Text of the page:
How Pleasure Products Market Addresses Sustainable Packaging

Unless you’ve been ignoring the headlines for the past few years, you may not realize that the world is choking on single-use plastics and packaging. You know what that is—everything from the plastic utensils used to chow down on vittles packaged in plastic takeout containers, plastic cups for drinks at picnics and parties, plastic bags that our frozen vegetables are sold in and the list is endless, while our reliance on plastic doesn’t seem to wane. The adult products industry is no stranger to plastic packaging, either. The ubiquitous clam package has permeated the market since its creation in 1978 by U.S. inventor Thomas Jake Lunsford. He patented the package design and called it the Clamshell, which is a type of plastic blister packaging. Plastic blister packaging is pre-formed, plastic packaging, commonly used for consumer products such as food, hardware products and, of course, adult toys with many of them requiring see through, tamper-proof, sealed packaging. The clamshell is often formed around the shape of the product, allowing for easy customization to appeal to both the manufacturer and the consumer while being produced at a very low cost. But according to a recent National Geographic article by Stephen Leahy, “product packaging generates more plastic waste than any other industry. In Europe, it accounts for 59 percent of all plastic waste by weight. In the United States, that is likely closer to 65 percent, experts say. The global packaging market is a $700 billion-a-year industry and growing at 5.6 percent per year. Plastics account for one-third of this, making packaging the largest single market for U.S. plastics.” The earth is choking on the increasing surge in plastic packaging despite efforts by large companies to decrease their reliance on the material. Less than 5% of plastic is recycled, including plastic bottles made of PET, the same material that clamshells are made of. In 2018, China began refusing to accept U.S. garbage, including recyclable materials, completely upending the final stop of the global supply chain. According to an analysis by Unearthed, Greenpeace’s investigative arm, because of China’s position on accepting waste, plastics are now frequently shipped from America to other countries such as Thailand, Malaysia and Vietnam. The trash disposal and recycling industry in these countries is notoriously mismanaged and the garbage from many of these companies often gets carelessly strewn across city streets and countrysides. It is a crisis, indeed. So what is the adult industry doing to reduce their reliance on plastic packaging? And what do some top retailers and manufacturers think about the state of sustainable packaging in the industry? Perhaps with this insight, retailers may take the reins for sustainability in the future. Kim Marks, owner of As You Like It in Eugene and Love Revolution in Ashland, Oregon, has always been an advocate of earth friendly products and packaging, beginning with her advocacy work with Greenpeace. Recyclable and sustainable packaging is highly important Kim and her retail businesses. “I want my business to have the smallest footprint possible,” Marks said. When asked what company she feels is the leader in eco-conscious packaging, Marks added, “Fun Factory has done a great job with their packaging. If possible, I always look to see on the boxes what percentage is post-consumer recycled because that is the part that matters. A lot of paper packaging is made from endangered forests and if packaging contains a majority of post-consumer material, then it ultimately saves the forest.” Kristen Tribby, global director of marketing and education at Germany-based Fun Factory, weighed in with what sustainability means to this worldwide manufacturer. “Sustainability is about both the materials you use and where you source the packaging from,” Tribby said. “Fun Factory uses 100% recyclable packaging with zero plastic and minimal glue. Our packaging is sourced locally in Germany to avoid the carbon impact of shipping overseas and to have a greater control of the packaging design and manufacturing.” Tribby continued, “As an added bonus, we took sustainable packaging to the next level, making it reusable as well as recyclable. Now, the packaging for all of our toys can be repurposed into two playful games, so our consumers get to have more FUN.” Dee Bertino, from New Jersey’s Fantasy Gifts, expressed her views as a long-time brick-and-mortar storefront. “Sustainability has increasingly become an issue for us as a retailer,” Bertino said. “In the early years (we’ve been in business since 1980), it was not an issue at all. In fact, I would say it is only in the last few years that it has become a bigger factor.” James Pepper of Peppers Parties Too with two stores in Mississippi remarked, “Personally, I like the idea of sustainable model in packaging.” It was through his purchasing of guitars made with sustainable wood that he gained a newly developed awareness of using forest-consumables, including rare woods. Awareness of plastic and sustainable materials in packaging has influenced both the retail buyer and consumer. Bertino added, “Part of this is better awareness among us as retailers and consumers, and part of this is driven by there being better packaging options within the adult industry.” Of course, in order to appeal to both the retail buyer and ultimately consumer, the responsibility of shifting to more sustainable packaging lies with the manufacturer here in the US. Rebecca Weinberg, president of XR Brands, considers that sustainable packaging consists of “cardboard boxes made with recycled material. Cardboard is the go-to solution for sustainable packaging and at least 60% of our products use sustainable packaging.” While cardboard is easily the most recyclable packaging material, either post-consumer or “virgin” (first-time use cardboard), many of the challenges to both the manufacturer and consumer are the ubiquitous presence of plastic in packaging. This presents an issue at all levels of the adult products supply chain. The very commonly used clamshell packaging is a major culprit of non-sustainability. Fantasy Gifts’ Bertino shared her thoughts regarding the use of this plastic type of packaging. “We are always thrilled to see manufacturers moving away from clamshell packaging,” she said. “What we would like to see is a decrease of the many manufacturers and distributors that encase their plastic packaging products inside plastic bags, doubling the amount of plastic used. We’d love to see this practice eliminated.” This is also often the case when a product is viewed in its cardboard box and unbeknownst to the consumer, there is a pre-formed plastic tray within the box. Sometimes there are even two plastic trays inside the box with one nestled into the second to firmly hold the toy, charger, and any other necessary components for its function. Kim Marks from As You Like It and Dee Bertino from Fantasy Gifts had differing opinions on how plastic clamshell packaging affects their wholesale purchasing decisions. It deeply affects Bertino’s product selection as “there are companies who make a great product but then they use clamshelll packaging or over-do the packaging, so I don’t bring in some of those products or I limit what I bring in from them. “There are also companies who used to have packaging that was lower impact and then they switched to clamshell, so I do carry less of those lines.” These changes are often brought on by lower packaging production costs or repackaging products to freshen up a line during which the manufacturers may overlook the environmental impact of their packaging shift. With her eye on the bottom line, Bertino remarked, “We are always driven by packaging but I have to be honest. The most important factor is eye-catching packaging that will sell the product. We are willing to pay a slightly higher price point for sustainable packaging but if the number is too high, we will have to forgo in favor of less sustainable packaging.” Sharing what so many small retailers experience, Bertino continued, “Quality, price and merchandising are our main priorities.”   James Pepper from Peppers Parties Too has a similar belief that sustainable packaging really doesn’t influence customers’ buying habits for the store. XR Brands is doing their part to be part of the shift. XR president Rebecca Weinberg shared, “At least 60% of our products use sustainable packaging and we are trying to stay away from any packaging components made of plastic.” “We are already working on a more eco-friendly packaging, using more sustainable packaging, easy to recycle and less plastic,” Weinberg continued. “We also design all of our packaging and try to make the boxes as small as possible. With this, we try to use less material which also helps retail stores to save wall space.” Employing smaller packaging also benefits brick-and-mortar stores as well as mail-order companies as traditional stores rely on a strong return on their merchandise square footage, allowing for more SKUs to display hooks and shelves. For mail order companies, utilizing less packaging for product translates to a smaller consumer shipping box and padding material and less cost for actual shipping. Fun Factory has always sourced locally and prioritized packaging audits to keep up to date with new materials and development in the packaging world. “We are always looking for ways to be more sustainable,” Kristen Tribby noted. “In our recent update, we refreshed our packaging and shrunk down the size as much as each product line allowed for.” Kim Marks’ As You Like It stores actively recycle whatever waste packaging can go in the bins, including the large cardboard boxes received with their orders. Bertino and Pepper pointed out how the communities where their stores are located aren’t as progressive when it comes to recycling, which is frequently a problem in commercial retail areas. “I wish they were more pro-active when it comes to recycling” was the collective thought with recycling the end product. Going green, recycling and creating sustainable packaging takes an effort on behalf of all members in the supply chain of the adult products industry. Retailers have a responsibility to their customers and manufacturers have a responsibility to their retailers to reduce plastics and further waste into the world environment. And how do you do that? One package at a time.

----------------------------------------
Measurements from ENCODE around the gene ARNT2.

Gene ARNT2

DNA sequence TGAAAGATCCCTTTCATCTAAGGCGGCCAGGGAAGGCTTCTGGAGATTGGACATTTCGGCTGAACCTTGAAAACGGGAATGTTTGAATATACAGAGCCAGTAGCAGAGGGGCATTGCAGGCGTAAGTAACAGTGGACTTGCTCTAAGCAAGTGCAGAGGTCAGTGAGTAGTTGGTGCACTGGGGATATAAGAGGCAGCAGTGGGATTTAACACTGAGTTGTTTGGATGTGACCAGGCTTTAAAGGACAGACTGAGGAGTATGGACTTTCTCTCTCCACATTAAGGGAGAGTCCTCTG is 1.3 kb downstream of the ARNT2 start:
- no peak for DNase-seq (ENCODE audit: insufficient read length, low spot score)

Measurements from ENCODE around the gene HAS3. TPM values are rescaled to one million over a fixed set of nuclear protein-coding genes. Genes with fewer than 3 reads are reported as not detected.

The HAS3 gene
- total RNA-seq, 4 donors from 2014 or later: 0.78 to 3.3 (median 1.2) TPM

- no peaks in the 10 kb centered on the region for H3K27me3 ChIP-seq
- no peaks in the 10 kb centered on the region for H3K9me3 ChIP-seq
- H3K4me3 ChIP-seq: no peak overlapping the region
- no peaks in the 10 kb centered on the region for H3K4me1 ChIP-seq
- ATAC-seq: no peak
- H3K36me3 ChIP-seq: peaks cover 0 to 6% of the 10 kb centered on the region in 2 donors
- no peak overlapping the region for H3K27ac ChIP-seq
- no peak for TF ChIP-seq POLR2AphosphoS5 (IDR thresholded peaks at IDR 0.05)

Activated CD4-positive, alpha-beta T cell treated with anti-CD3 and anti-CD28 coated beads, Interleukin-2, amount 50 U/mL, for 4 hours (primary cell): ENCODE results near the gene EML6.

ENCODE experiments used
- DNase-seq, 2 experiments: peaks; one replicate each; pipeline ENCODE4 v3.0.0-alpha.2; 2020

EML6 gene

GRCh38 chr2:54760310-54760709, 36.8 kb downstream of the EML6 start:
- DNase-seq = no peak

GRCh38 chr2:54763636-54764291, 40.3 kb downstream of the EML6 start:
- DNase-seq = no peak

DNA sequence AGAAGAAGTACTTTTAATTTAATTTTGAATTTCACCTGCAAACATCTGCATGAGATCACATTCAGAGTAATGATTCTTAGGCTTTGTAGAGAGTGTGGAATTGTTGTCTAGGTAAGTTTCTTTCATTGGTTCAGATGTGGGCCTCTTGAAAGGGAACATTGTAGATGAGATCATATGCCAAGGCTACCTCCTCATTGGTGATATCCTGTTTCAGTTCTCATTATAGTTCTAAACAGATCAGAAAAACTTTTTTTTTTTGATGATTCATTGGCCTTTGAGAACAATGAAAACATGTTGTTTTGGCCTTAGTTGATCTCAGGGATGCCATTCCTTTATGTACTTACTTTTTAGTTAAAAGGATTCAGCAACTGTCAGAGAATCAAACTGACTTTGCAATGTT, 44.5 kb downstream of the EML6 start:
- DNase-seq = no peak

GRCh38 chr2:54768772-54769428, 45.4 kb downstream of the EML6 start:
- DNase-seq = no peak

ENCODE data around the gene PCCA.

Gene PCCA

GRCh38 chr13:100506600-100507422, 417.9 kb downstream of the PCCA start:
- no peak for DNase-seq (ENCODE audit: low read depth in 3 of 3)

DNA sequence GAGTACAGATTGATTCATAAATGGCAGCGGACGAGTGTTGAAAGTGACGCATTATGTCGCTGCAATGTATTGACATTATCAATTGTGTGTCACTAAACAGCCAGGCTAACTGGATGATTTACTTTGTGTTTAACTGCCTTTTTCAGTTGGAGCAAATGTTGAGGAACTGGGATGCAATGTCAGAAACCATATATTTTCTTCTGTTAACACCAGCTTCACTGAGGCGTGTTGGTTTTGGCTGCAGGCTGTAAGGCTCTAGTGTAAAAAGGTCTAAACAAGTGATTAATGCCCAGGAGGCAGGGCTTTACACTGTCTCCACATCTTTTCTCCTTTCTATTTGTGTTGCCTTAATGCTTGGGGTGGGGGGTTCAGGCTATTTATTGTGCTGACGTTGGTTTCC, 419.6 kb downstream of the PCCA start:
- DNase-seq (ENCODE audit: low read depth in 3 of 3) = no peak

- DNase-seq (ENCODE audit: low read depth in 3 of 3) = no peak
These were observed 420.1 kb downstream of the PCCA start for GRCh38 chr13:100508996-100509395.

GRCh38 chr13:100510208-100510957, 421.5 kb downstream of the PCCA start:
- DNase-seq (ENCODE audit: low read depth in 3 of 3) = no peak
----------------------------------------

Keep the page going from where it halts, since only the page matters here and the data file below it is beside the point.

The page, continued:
written by: Kim Airs

source: How Pleasure Products Market Addresses Sustainable Packaging | AVN